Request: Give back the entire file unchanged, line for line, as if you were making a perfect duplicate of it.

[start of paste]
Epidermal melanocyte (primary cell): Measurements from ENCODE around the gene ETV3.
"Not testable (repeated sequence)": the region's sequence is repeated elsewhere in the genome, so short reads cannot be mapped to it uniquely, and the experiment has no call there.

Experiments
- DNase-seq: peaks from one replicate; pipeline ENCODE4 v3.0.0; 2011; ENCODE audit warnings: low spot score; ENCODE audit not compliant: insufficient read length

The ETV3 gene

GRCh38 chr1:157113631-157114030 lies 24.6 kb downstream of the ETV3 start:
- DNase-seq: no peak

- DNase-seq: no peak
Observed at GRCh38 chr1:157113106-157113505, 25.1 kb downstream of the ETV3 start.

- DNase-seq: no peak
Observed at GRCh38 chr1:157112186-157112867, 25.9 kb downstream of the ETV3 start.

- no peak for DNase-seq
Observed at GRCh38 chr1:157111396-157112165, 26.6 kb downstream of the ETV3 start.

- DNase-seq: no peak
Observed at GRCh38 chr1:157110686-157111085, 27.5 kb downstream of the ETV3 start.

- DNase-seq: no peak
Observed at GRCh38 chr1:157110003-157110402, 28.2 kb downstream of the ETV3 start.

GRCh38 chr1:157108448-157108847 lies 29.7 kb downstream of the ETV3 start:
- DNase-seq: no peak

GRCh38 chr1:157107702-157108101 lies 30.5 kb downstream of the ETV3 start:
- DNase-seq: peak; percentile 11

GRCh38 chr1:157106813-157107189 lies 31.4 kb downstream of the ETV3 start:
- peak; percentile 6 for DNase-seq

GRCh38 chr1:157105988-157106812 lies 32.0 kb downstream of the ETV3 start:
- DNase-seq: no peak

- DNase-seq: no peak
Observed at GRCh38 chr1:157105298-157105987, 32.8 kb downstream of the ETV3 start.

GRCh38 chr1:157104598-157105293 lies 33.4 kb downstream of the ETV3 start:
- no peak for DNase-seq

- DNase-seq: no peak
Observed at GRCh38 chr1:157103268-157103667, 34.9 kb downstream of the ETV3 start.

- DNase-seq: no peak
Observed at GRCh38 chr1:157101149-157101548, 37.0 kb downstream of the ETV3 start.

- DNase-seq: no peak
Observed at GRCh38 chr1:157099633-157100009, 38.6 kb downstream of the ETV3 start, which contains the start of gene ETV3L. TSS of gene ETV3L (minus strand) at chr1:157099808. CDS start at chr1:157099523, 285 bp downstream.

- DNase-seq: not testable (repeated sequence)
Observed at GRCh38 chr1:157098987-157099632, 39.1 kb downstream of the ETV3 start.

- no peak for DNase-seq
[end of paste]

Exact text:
Epidermal melanocyte (primary cell): Measurements from ENCODE around the gene ETV3.
"Not testable (repeated sequence)": the region's sequence is repeated elsewhere in the genome, so short reads cannot be mapped to it uniquely, and the experiment has no call there.

Experiments
- DNase-seq: peaks from one replicate; pipeline ENCODE4 v3.0.0; 2011; ENCODE audit warnings: low spot score; ENCODE audit not compliant: insufficient read length

The ETV3 gene

GRCh38 chr1:157113631-157114030 lies 24.6 kb downstream of the ETV3 start:
- DNase-seq: no peak

- DNase-seq: no peak
Observed at GRCh38 chr1:157113106-157113505, 25.1 kb downstream of the ETV3 start.

- DNase-seq: no peak
Observed at GRCh38 chr1:157112186-157112867, 25.9 kb downstream of the ETV3 start.

- no peak for DNase-seq
Observed at GRCh38 chr1:157111396-157112165, 26.6 kb downstream of the ETV3 start.

- DNase-seq: no peak
Observed at GRCh38 chr1:157110686-157111085, 27.5 kb downstream of the ETV3 start.

- DNase-seq: no peak
Observed at GRCh38 chr1:157110003-157110402, 28.2 kb downstream of the ETV3 start.

GRCh38 chr1:157108448-157108847 lies 29.7 kb downstream of the ETV3 start:
- DNase-seq: no peak

GRCh38 chr1:157107702-157108101 lies 30.5 kb downstream of the ETV3 start:
- DNase-seq: peak; percentile 11

GRCh38 chr1:157106813-157107189 lies 31.4 kb downstream of the ETV3 start:
- peak; percentile 6 for DNase-seq

GRCh38 chr1:157105988-157106812 lies 32.0 kb downstream of the ETV3 start:
- DNase-seq: no peak

- DNase-seq: no peak
Observed at GRCh38 chr1:157105298-157105987, 32.8 kb downstream of the ETV3 start.

GRCh38 chr1:157104598-157105293 lies 33.4 kb downstream of the ETV3 start:
- no peak for DNase-seq

- DNase-seq: no peak
Observed at GRCh38 chr1:157103268-157103667, 34.9 kb downstream of the ETV3 start.

- DNase-seq: no peak
Observed at GRCh38 chr1:157101149-157101548, 37.0 kb downstream of the ETV3 start.

- DNase-seq: no peak
Observed at GRCh38 chr1:157099633-157100009, 38.6 kb downstream of the ETV3 start, which contains the start of gene ETV3L. TSS of gene ETV3L (minus strand) at chr1:157099808. CDS start at chr1:157099523, 285 bp downstream.

- DNase-seq: not testable (repeated sequence)
Observed at GRCh38 chr1:157098987-157099632, 39.1 kb downstream of the ETV3 start.

- no peak for DNase-seq